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Rahul: The man who does not want to be a politician

Last updated on: January 21, 2013 07:45 IST

On such a historic day in the 127-year-old Congress party's history, Rahul Gandhi presented himself as a dreamy-eyed idealist who is trying to be a visionary instead of an Indian leader keen to be a man of steel to take on the hard realities of India.

Sheela Bhatt assesses Rahul Gandhi's emotional first speech as Congress vice-president.

Rahul Gandhi, delivering his first speech as Congress vice-president, struck an emotional chord with party leaders present at the Chintan Shivir in Jaipur on Sunday.

Being nominated to the post by the virtue of his family's position in the Congress party, Rahul won hearts when he declared, "The people of India are now my life."

It is a pledge one can never make unless one believes in it.

On such a historic day in the 127-year-old Congress party's history, Rahul Gandhi presented himself as a dreamy-eyed idealist who is trying to be a visionary instead of an Indian leader keen to be a man of steel to take on the hard realities of India.

Through his speech, Rahul was supposed to ensure that his family's loyalists, his to-be-followers, his party cadres and senior Congress leaders accept him as their leader, not because he is a Gandhi-Nehru, but because of what he stands for and on the basis of his understanding of what the Congress leadership means to him.

Rahul was quite successful in touching the hearts of his party leaders; he moved senior party leaders by his speech, which had elements of surprise.

His speech received a standing ovation not just from party leaders present at the Chintan Shivir in Jaipur, but also from Prime Minister Manmohan Singh and his mother, Congress President Sonia Gandhi.

Rahul Gandhi on Sunday was very different from what one saw during the election campaign in Uttar Pradesh last year. Then, he appeared brash, angry, stubborn and autocratic.

On Sunday, he presented a new side of a man who does not want to be a politician, but a statesman. He tried to be humble, soft and a bit dramatic. He was emotionally charged and took the audience along with him when he revealed how Sonia Gandhi came to his room on Saturday night and wept.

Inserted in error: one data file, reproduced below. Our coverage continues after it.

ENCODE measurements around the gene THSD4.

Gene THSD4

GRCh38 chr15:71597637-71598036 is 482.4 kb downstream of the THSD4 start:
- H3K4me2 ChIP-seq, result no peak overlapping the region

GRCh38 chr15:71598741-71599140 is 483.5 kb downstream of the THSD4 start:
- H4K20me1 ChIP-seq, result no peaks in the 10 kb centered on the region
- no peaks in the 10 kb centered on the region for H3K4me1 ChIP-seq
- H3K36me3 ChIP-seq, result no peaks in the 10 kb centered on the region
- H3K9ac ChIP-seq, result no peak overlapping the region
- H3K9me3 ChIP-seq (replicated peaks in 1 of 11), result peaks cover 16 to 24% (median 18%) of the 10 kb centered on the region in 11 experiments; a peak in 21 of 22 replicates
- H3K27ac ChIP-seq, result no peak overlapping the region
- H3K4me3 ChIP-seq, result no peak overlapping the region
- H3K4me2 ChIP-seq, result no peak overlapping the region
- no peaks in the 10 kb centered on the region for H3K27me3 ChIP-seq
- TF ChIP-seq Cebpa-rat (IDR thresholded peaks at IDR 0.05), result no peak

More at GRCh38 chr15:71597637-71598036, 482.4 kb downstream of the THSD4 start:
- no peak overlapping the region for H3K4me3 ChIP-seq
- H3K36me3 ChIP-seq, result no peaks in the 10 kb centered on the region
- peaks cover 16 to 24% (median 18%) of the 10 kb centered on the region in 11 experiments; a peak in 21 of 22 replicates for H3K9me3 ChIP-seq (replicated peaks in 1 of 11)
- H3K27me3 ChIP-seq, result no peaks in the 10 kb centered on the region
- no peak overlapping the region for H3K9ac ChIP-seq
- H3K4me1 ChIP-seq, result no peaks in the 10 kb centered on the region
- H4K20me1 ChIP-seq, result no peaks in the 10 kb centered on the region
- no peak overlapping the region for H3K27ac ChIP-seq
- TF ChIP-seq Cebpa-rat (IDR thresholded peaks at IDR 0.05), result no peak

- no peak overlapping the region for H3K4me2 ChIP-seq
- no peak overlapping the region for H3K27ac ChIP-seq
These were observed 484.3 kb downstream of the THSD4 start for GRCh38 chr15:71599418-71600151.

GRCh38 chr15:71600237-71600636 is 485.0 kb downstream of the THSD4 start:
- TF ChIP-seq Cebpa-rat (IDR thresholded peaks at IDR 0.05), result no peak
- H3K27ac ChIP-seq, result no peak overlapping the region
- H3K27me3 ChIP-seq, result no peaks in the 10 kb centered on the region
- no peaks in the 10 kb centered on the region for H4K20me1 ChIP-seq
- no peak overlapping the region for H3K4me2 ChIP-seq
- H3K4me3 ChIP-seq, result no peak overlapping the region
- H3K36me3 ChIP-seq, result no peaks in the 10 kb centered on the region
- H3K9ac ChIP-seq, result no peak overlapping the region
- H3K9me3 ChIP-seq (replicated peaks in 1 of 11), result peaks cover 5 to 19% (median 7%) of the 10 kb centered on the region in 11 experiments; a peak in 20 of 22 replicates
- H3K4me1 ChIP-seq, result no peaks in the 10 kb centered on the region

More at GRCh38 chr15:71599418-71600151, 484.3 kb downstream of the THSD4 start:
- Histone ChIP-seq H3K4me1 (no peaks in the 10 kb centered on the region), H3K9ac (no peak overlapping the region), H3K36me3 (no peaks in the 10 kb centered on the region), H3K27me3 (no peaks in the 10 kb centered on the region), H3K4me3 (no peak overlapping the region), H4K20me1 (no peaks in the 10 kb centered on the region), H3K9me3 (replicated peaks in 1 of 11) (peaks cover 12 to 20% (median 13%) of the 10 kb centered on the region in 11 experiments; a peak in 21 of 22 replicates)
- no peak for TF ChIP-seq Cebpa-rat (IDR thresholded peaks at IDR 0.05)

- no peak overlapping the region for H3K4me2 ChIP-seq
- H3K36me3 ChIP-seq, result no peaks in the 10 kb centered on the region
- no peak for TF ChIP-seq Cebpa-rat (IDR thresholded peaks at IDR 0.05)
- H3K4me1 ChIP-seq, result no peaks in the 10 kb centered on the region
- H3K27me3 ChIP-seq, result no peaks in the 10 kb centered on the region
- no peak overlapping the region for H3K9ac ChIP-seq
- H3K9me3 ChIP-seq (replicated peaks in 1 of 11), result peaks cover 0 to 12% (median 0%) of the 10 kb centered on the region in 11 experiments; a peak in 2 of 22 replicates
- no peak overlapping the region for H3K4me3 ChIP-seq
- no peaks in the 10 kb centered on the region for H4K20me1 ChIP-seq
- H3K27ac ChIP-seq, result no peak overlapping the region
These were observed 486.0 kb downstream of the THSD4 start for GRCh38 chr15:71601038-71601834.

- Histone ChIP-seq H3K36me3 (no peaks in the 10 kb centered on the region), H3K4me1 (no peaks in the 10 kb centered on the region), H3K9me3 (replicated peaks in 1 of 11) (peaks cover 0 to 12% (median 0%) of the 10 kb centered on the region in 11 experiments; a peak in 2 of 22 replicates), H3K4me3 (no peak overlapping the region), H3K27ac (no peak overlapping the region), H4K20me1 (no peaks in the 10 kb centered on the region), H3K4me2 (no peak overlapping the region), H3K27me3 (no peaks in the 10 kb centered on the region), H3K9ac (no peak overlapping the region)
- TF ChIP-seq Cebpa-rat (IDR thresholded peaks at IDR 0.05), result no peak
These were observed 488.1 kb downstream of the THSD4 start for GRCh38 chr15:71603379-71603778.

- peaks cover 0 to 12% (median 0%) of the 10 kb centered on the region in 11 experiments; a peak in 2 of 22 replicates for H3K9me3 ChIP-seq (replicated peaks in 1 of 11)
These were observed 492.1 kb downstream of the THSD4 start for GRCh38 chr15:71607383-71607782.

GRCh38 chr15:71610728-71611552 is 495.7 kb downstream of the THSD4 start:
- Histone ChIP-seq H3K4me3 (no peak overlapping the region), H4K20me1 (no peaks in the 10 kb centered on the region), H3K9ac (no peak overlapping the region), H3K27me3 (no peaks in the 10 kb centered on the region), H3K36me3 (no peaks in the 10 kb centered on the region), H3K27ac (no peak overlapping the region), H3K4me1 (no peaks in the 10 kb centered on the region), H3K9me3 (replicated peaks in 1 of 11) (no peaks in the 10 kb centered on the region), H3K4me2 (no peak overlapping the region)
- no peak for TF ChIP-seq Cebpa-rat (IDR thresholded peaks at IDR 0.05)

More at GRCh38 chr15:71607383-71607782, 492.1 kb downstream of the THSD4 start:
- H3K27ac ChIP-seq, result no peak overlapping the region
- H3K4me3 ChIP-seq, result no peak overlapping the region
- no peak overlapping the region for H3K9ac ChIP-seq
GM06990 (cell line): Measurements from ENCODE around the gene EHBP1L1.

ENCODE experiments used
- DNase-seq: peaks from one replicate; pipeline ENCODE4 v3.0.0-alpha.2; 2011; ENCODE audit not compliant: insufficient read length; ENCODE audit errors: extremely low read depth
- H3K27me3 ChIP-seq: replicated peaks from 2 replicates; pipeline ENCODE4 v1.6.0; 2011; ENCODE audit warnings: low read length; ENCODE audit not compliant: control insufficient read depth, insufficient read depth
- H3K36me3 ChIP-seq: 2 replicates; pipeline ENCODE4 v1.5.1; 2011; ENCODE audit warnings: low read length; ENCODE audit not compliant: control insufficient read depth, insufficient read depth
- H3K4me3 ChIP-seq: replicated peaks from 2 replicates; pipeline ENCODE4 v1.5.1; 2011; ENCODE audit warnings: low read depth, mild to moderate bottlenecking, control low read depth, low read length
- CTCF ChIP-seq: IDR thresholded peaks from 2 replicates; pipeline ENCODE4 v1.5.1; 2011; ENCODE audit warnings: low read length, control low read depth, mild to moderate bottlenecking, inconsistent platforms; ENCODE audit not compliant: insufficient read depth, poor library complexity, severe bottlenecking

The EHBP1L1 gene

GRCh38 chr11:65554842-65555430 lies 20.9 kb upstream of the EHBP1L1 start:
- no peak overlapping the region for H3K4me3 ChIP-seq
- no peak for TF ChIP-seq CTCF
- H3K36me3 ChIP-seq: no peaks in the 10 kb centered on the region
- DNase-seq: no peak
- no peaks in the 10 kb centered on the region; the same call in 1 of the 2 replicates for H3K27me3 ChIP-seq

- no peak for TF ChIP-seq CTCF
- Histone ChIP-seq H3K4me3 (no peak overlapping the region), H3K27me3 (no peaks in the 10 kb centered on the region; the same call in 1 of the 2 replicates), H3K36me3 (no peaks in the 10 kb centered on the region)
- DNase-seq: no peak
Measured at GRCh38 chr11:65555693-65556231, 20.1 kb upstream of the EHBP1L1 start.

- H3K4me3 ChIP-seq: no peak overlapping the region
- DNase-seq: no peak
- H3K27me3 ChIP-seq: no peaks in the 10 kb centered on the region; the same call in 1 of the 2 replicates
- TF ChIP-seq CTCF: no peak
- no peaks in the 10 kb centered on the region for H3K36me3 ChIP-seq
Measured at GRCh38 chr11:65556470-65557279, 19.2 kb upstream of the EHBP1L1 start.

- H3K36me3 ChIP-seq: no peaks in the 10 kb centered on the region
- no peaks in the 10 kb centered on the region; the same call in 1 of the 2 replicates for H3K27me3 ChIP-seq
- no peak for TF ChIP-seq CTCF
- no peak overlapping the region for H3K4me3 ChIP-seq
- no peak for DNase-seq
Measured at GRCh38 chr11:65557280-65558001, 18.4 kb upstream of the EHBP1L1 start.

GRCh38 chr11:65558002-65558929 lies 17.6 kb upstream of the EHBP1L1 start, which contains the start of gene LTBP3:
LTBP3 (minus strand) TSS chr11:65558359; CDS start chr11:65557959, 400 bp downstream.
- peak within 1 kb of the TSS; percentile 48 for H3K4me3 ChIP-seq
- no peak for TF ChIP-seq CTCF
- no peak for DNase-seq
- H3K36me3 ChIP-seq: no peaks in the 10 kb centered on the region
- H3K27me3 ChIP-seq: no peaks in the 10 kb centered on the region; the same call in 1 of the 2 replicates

"Last night everyone congratulated me," Rahul said. "But last night, my mother came to my room. She sat with me and she cried. She cried because she can see that power can be a poison. And she can see it because she is not attached to it. Don't chase power for the attributes of power, but use it to empower the world."

"It is my mother's lifetime experience and my experience in eight years. We must not forget the negative aspects of power," he said.

"For me, the Congress party is now my life," he declared. "The people of India are my life and I will fight for the people of India and this party. I will fight with everything I have. I invite you to stand up and take on this fight."

Rahul went down memory lane as he spoke about his grandmother Indira Gandhi's assassination in October 1984. "I saw my father (Rajiv Gandhi) crying for the first time, but on the same day I saw him address the nation. There I saw a gleam of hope," he recalled.

"The Congress is made out of the DNA of Hindustan. The leaders of the Opposition don't understand it."

Rahul spoke against rebels standing in elections; he spoke against non-Congressmen who are given party tickets on eve of elections. He spoke about discipline and the rules to be followed by the party.

No longer, he said, would he look after only youth affairs, but also look at all other sections and other issues faced by the party.

He spoke against party managers in New Delhi who give election tickets without informing bloc and district-level party leaders. "Why do a handful of people control the entire political stage?" he asked. 'Why are decisions only made in New Delhi?"

"In the Congress if you don't have a position, you mean nothing," he said.

Rahul Gandhi promised to change the Congress party. But for that, one will have to wait and watch. For now, the Gandhi family and its loyalists can relax as the magic of the sound bytes worked among a large number of Congressmen and how!

Rahul's speech was more in the mould of his father Rajiv Gandhi's December 27, 1985 speech. But it fell short of that impressive speech 27 years ago because the emotional quotient was a bit too high and the ground realities facing the Congress a bit too harsh and brutal.

That was the mismatch too visible to ignore.

Rahul gave hope that the Congress organisation will improve. He promised that he would take India forward with a vision of inclusive growth.

Through a sensitively delivered speech, Rahul Gandhi, for a little while at least, took his party men to the land of hope and dreams.

Sheela Bhatt in Jaipur